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Forest Invaders

Plants and animals that are not native to an ecosystem and are likely to cause economic or environmental harm are considered invasive species. These invaders are significant threats to healthy forests in Minnesota and throughout the nation. Prevention, as well as early detection and rapid response, are the first line of defense against new introductions. Once an invasive species becomes established, controlling it and restoring native vegetation is often a slow and costly process.

Invasive species arrive in Minnesota forests by various means—hitch-hiking on vehicles and equipment, stowed away in firewood and wood packing material, or creeping, crawling, and blowing with the wind. Once established in the forest, the invaders crowd out and prey upon native species, altering habitat and disrupting natural ecosystems.

Some invasive species destroy desirable trees and forest vegetation. Since its discovery in Michigan in 2002, the emerald ash borer has killed over 20 million trees in Michigan, Indiana, and Ohio. Although not yet found in Minnesota, forestry officials say this Asian pest poses a serious threat to the state’s ash trees. Other invaders, such as buckthorn, are established in Minnesota forests and are difficult to control and eradicate.

As a private forest landowner, you can help prevent the spread of invasive species. Use this guide to identify invasive plants growing on your property and take immediate steps to control and manage them. Early detection of invasive insects and plants is key to effective control. If you suspect these or other invasive species are present on your land, contact the Minnesota Department of Agriculture, a local state forestry office or your county extension agent. They can identify the pest and recommend control measures. You may also refer to the websites listed on the back page of this publication. Vigilance and a rapid response to the discovery of invasive species are the best ways to protect your forest investment.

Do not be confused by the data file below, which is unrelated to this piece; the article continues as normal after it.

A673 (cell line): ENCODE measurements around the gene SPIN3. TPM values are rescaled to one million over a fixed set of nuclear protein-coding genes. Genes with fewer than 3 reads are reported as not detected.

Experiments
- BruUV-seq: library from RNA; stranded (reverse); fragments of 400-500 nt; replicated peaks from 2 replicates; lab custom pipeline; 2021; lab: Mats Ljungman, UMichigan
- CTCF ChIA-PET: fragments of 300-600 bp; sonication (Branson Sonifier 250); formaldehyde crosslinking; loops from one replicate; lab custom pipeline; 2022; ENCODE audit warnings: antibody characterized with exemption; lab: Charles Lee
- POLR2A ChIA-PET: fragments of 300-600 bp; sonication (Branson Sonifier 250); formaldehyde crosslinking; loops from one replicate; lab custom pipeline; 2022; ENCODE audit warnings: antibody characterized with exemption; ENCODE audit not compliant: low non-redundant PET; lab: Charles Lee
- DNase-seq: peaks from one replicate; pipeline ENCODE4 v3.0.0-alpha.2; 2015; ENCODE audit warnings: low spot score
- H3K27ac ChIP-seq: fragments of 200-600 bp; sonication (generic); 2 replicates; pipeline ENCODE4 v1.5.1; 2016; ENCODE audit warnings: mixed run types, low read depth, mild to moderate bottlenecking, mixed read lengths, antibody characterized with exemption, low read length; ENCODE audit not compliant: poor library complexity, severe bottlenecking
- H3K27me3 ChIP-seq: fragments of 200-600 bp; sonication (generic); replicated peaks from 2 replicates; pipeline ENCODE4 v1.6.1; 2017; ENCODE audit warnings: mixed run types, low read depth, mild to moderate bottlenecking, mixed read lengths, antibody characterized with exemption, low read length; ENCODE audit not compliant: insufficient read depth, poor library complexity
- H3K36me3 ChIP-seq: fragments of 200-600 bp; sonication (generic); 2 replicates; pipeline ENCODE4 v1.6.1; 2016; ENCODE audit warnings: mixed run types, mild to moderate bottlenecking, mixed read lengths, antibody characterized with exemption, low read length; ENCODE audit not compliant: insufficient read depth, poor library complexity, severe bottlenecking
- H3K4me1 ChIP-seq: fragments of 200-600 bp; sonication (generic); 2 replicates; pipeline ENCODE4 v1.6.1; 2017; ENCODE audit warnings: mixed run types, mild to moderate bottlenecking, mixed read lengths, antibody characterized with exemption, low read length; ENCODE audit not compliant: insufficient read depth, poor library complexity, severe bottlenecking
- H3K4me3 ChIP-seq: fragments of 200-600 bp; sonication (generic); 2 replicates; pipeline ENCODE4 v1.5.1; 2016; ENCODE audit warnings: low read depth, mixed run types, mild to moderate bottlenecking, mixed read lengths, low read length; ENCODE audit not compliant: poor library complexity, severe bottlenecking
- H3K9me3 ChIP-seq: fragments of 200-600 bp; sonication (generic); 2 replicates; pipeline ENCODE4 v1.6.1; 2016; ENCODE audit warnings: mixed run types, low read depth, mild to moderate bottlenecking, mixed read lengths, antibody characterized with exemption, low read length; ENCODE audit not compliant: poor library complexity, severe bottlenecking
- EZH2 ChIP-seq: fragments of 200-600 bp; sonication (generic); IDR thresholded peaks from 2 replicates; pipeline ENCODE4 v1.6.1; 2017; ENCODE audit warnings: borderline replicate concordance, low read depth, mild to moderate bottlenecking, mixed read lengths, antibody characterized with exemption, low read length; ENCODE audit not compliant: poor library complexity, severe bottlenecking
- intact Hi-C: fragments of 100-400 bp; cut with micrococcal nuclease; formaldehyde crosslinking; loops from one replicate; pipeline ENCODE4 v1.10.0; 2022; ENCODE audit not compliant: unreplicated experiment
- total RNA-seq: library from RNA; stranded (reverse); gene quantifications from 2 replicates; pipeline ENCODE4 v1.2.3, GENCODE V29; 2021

The goal of the Sustainable Forestry Initiative (SFI) is to ensure future generations enjoy the same opportunities provided by the abundant forests we enjoy today. Meeting the challenges of invasive species prevention, control, and management are necessary to achieve that goal. This manual gives you an overview of some invasive species threatening Minnesota forests and introduces responsible forest practices you can use to manage invasive species on your land. A healthy, sustainable forest provides the greatest benefits and opportunities to you, the landowner.

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